by Sorana Ionascu
People often say there is a huge dissonance between expectations and reality. Personally, I always thought of this as one of those clichés that make you cringe and you end up agreeing with only out of courtesy. India proved me wrong. About half-year ago, as I was drafting my application essay for the Practicum, I vividly remember including some thoughts along the lines of how this trip is going to change me forever. At the time, I was fully confident of the persuasive power my declaration would have on those who read it, but I only half-heartedly believed in the statement itself. In my case, I tried to limit pre-departure research because I wanted to live this experience on my own, unmediated by other people’s interpretations. India and especially Auroville was surrounded by an aura of mystery, best defined by “well it’s going to be different”. Still, I was not convinced that I would go through any life-changing process. Coming from Eastern Europe, pretty much anywhere I go in the world is an encounter with a different culture, so up until I arrived on Indian soil I was not expecting much more than an intense culture-shock.
I could not have been further away from the truth. In the past weeks, I was overwhelmed by the learning process that grabbed me and has not yet let go. India, especially Auroville, truly teaches me something new every day. And it is not only theoretical information; it is mostly valuable knowledge about how to live in harmony with nature and build a relationship based on respect. As the Earth’s resources are depleting, people here are trying to find tangible solutions to the problem and incorporate them into their everyday lives. Be it solar panels, composting toilets, recycling or planting trees, Aurovillians are constantly fighting to diminish their negative impact on the land. The first few days in India were an exercise in learning how to reconnect with nature. But it was not as easy as it sounds, as there was a lot of adapting involved. You are put in a situation where you have to forget the lifestyle you had back home. But it is not just slightly altering your behavior. You have to be willing to learn how to put the interest of the community before your own concepts of comfort. And trust me, it is not easy at first, but it sort of grows on you.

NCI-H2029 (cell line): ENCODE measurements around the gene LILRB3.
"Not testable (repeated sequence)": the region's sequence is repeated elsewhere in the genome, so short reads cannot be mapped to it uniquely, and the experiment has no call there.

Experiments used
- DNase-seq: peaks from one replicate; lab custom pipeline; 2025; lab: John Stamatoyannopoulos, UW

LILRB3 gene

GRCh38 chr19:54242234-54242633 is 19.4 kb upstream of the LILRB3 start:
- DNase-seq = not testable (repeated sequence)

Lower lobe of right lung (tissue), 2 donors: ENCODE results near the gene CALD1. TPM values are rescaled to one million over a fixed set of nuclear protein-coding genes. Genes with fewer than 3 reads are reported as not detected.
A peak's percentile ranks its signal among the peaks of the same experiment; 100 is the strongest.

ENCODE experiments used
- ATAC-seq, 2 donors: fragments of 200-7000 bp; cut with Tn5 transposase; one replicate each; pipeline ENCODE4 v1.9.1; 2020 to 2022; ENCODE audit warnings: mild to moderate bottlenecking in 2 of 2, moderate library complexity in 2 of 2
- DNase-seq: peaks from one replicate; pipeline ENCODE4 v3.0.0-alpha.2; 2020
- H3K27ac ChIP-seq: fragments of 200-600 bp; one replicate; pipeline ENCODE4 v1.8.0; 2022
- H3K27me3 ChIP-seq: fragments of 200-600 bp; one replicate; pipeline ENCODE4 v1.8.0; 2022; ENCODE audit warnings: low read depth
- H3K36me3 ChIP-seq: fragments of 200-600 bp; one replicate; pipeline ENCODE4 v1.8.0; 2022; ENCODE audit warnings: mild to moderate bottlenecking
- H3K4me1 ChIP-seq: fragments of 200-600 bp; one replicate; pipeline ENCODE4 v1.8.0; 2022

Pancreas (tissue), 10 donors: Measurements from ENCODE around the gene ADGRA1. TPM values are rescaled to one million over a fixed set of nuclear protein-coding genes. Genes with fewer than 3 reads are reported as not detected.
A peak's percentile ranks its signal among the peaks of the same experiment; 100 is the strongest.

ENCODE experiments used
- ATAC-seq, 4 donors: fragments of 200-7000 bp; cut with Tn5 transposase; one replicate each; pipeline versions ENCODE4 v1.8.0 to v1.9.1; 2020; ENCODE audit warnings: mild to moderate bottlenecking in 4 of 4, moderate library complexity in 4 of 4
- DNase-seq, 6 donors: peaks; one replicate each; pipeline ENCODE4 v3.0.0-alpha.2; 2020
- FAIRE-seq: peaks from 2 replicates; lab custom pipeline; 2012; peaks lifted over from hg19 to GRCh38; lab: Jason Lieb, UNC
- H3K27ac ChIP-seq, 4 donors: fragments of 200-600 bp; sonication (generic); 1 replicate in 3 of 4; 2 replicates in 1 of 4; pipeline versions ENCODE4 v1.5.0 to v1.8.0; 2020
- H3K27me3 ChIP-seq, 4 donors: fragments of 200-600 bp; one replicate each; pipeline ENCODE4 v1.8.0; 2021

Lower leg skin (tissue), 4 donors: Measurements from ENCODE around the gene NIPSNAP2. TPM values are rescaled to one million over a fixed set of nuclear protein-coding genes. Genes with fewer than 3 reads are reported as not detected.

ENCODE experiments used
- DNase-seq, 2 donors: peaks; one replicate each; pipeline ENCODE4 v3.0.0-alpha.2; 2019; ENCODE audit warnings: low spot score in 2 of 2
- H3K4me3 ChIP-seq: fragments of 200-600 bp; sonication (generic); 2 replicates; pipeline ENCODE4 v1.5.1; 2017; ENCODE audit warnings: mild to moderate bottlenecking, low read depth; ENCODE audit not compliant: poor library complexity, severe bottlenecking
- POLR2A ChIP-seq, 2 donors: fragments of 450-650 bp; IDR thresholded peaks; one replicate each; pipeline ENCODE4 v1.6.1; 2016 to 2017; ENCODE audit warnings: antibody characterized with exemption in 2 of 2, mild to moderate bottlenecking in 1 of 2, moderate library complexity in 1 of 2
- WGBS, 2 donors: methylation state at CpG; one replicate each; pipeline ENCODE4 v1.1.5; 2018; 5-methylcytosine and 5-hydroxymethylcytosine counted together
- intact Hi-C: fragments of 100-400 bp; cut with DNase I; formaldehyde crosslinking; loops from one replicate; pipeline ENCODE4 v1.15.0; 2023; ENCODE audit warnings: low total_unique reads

While I was barely getting used to this new approach to life, Cyclone Thane came by and left us with complete devastation. Looking at the bigger picture, this catastrophe taught us an important lesson in modesty. The lack of water and electricity combined with the witnessing of the destruction in the region is almost too much to explain in words. The first thing that comes to mind is gratitude that we are still alive and unharmed. The emotion that follows the appreciation is a sense of guilt, which leads to an encouragement of giving as much as we can to the community through our work on projects.
Every day I wake up with the impression that I am still dreaming. Half of the time I am overwhelmed by everything that is going on around me. Auroville is a constant learning experience that I will never forget. The culture-shock is indeed present, but it slowly becomes a minor element in the background of a lesson on adaptation and an attempt at understanding. While trying to arrange the confusion currently going on in my head, I stumbled upon a quote from Sri Aurobindo, Auroville’s main spiritual figure: “what the soul sees and has experienced, that it knows; the rest is appearance, prejudice and opinion”. With that in mind, I leave you dear reader to draw your own conclusions.